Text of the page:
JOE BLITMAN'S
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2021 HOLIDAY ADVENT CALENDAR
DAY 17




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RICHARD RODGERS

1902-1979




For those who prize awards statistics, at the top of the entertainment mountain are EGOT winners -- those individuals who’ve been awarded at least one each of Emmy, Grammy, Oscar AND Tony Awards. 




There are currently 21 EGOTs:



Guess who was the first EGOT -- back in 1962? 

Today’s composer in the spotlight - Richard Rodgers.
  




For 60 years, Rodgers created an endless stream of memorable melodies. 

Noel Coward once said of Richard Rodgers  “That man positively pees melody.”  As a compliment, it’s a little outre, but you get the idea.

Yesterday, we told you all about Lorenz Hart, Rodgers' first collaborator, and two days ago, Oscar Hammerstein (his second partner) was the focus of this Holiday Advent Calendar. 

Today, we put Rodgers front and center. 



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Richard Rodgers’ career has three distinct acts. 

The first act saw him paired with Lorenz Hart for almost a quarter of a century. 




Hart’s lyrics were so sparkling and effervescent that it is easy to overlook just how consistently brilliant Rodgers' melodies are.  

Give a listen to Barbara Cook singing Rodgers’ personal favorite of all of the Rodgers & Hart songs - “Where or When” from 1937’s “Babes in Arms.”





Probably as famous as any Rodgers & Hart song is “My Funny Valentine,” also from “Babes in Arms.”  It has been recorded 1600 different times (!) and is sung here by Linda Ronstadt. 

By the way, the song isn’t actually about Valentine’s Day.  In the show, it was sung to a character named Valentine.



As wonderful as Rodgers' melodies are for the ballads he wrote, he’s just as gifted in uptempo songs like "Falling In Love With Love," from 1938’s “The Boys From Syracuse.” 



Here it is performed by a teenage Wayne Newton.  (Before he came to define kitsch, he was a terrific singer.)
 


You’re Nearer” is a delicate tune for delicate lyrics from 1939’s “Too Many Girls,”



sung by Judy Garland:



1940’s “Pal Joey” is probably the best-known of the Rodgers & Hart shows. 



It made a star of Gene Kelly on stage,
 




but the movie with Frank Sinatra is what everyone thinks of when they hear “Pal Joey.” 




One of the best songs in the score is “I Could Write a Book.” 

Here, Ella Fitzgerald gives a master class in how to sing it.
 


Writing songs with Hart was a roller-coaster and often, we imagine, Rodgers was just hanging on.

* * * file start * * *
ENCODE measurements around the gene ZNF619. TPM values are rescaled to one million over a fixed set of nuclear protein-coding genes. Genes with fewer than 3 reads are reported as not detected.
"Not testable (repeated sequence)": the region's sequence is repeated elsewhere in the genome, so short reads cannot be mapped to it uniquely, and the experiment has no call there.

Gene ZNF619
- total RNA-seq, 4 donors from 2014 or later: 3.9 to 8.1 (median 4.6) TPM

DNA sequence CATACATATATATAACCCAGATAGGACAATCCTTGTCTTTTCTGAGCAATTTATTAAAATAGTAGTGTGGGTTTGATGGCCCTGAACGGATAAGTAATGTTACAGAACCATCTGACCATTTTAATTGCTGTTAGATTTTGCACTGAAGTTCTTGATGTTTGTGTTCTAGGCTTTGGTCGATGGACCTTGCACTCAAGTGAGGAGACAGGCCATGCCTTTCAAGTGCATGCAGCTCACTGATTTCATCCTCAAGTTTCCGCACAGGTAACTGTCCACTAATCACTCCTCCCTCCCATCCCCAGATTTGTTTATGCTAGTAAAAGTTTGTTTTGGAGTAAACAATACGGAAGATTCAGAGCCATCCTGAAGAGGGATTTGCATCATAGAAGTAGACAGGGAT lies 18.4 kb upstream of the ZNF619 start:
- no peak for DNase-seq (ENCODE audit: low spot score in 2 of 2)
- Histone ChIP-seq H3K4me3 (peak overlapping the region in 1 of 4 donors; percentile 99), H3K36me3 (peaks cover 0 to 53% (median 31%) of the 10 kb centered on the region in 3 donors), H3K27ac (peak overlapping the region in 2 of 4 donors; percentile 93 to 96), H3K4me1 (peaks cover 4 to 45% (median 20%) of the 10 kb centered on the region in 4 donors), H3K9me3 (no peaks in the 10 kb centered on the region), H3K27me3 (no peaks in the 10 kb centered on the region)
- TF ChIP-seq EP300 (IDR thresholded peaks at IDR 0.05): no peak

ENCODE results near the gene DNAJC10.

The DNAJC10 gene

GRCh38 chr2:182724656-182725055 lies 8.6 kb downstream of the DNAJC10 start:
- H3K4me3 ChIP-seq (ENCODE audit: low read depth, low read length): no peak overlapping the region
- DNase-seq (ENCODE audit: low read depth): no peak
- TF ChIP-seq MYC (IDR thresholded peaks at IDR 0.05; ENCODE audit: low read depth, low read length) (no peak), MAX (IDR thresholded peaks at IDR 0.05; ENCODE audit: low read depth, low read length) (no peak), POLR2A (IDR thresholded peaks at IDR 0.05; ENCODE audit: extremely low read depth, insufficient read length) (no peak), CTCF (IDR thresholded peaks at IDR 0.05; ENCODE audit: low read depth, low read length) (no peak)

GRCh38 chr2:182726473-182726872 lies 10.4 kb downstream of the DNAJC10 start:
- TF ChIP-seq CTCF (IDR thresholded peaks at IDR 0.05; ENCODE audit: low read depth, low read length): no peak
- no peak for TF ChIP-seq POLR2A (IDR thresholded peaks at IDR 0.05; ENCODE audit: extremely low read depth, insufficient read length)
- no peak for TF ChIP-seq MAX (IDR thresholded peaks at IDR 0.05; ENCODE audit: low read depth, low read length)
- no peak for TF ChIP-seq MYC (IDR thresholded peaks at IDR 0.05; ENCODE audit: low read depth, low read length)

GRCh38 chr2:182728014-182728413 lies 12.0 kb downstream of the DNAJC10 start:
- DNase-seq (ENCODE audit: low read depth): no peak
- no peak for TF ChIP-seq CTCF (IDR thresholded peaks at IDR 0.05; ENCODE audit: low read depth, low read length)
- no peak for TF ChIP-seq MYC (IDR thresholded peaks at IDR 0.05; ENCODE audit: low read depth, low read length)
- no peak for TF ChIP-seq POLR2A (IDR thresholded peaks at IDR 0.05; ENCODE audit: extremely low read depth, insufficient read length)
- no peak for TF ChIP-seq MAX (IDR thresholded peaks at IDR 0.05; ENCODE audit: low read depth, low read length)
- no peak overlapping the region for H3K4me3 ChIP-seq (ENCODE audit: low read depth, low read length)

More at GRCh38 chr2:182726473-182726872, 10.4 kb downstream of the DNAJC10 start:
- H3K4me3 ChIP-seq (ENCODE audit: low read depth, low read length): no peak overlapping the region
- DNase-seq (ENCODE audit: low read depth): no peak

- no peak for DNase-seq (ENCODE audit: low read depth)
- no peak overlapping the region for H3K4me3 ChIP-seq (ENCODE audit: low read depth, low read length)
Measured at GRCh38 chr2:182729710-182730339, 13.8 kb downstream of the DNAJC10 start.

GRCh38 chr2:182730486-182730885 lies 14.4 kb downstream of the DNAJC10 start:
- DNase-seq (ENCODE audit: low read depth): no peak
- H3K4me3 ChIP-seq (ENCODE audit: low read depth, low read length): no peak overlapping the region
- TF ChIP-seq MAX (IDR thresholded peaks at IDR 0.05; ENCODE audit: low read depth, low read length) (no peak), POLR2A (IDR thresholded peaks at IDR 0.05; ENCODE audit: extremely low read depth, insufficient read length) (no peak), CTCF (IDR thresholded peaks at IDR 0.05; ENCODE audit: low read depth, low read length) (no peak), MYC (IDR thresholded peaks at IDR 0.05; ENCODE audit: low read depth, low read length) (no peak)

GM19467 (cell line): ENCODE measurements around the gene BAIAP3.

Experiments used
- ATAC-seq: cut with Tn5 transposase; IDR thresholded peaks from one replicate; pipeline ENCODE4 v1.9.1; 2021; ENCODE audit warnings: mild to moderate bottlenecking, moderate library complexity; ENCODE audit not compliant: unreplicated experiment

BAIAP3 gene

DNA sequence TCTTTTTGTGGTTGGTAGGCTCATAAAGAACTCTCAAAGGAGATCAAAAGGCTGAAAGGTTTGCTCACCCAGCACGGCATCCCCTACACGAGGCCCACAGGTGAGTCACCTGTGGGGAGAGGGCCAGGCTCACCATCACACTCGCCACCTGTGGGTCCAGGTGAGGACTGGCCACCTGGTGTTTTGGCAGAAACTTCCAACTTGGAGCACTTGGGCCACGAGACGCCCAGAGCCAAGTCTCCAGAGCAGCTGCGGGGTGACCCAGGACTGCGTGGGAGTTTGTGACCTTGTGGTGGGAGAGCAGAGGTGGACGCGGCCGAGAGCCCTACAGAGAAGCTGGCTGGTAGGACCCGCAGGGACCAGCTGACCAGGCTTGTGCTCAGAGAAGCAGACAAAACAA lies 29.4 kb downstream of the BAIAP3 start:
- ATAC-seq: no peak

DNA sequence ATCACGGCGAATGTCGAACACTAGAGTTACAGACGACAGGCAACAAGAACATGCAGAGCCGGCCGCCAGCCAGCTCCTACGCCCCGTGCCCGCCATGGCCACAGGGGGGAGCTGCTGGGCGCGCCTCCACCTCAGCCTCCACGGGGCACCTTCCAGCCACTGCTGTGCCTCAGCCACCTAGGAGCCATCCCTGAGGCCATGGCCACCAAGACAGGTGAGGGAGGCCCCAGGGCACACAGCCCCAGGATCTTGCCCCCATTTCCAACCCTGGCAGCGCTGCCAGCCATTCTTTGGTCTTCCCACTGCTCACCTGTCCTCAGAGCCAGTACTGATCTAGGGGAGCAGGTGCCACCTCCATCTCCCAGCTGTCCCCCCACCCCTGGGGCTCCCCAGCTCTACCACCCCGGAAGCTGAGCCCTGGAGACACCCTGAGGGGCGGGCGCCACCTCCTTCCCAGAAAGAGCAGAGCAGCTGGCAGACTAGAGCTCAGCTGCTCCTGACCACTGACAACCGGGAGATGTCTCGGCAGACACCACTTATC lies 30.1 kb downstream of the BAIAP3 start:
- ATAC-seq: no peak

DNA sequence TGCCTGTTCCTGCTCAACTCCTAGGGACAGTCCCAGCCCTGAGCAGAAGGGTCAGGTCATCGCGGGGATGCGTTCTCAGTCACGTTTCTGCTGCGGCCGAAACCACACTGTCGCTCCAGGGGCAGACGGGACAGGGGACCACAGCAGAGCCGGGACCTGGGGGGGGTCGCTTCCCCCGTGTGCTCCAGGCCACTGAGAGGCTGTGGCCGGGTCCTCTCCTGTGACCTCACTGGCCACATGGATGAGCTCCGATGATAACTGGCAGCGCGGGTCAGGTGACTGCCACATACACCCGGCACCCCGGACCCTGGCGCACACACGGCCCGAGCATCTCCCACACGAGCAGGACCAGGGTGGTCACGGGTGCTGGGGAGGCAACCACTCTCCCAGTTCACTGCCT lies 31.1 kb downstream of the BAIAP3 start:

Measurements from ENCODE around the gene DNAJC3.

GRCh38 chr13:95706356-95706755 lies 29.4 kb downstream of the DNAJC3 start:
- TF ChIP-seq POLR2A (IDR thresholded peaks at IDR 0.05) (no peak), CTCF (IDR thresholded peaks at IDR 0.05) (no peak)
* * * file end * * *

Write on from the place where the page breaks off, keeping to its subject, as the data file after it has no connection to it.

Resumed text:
When his partnership with Hart ended in 1943 and the partnership with Oscar Hammerstein began,





this was the “Act Two” of Rodgers' professional life.

Rodgers found himself working with someone who was as self-contained and disciplined as he was.
 

No drama. 

No wondering if Hammerstein would do the work on time.

Their first project together was "Oklahoma!"
 




And Rodgers' music for the title song is positively exhilarating. 

Before he became Wolverine, Hugh Jackman made a splash on stage in a revival:





In 1945, Rodgers & Hammerstein wrote songs for the movie “State Fair.” 




They won a Best Song Oscar for “It Might as Well be Spring," sung here by Shirley Jones (guesting on an episode of Danny Thomas' TV series, “Make Room For Daddy.”

 

That same year, Rodgers, who was known by showbiz folk as the "King of Waltzes," wrote his most famous waltz -- the title melody for “Carousel,”




performed here by the New York Philharmonic:



Rogers & Hammerstein (R&H) were so successful, and their shows ran for so long (and each show had multiple touring companies criss-crossing the country), that they became a brand. 

They produced their own shows as well as others -- like “Annie Get Your Gun” -- and approached their work as as much “business” as “show.” 




Actually, it was Rodgers who became laser-focused on the business, supervising contract negotiations and theatre rentals, etc. 

When James Michener’s book, “Tales of the South Pacific,” was presented to R&H as a potential musical, it was Hammerstein who warmed to it. 




Rodgers assumed that any music written for it would have to include Hawaiian-style instruments - ukuleles and steel guitars - and he had no interest in that. 

Michener explained that the only music he remembered from the South Sea islands on which he was stationed during WW2 came from banging empty oil barrels like drums.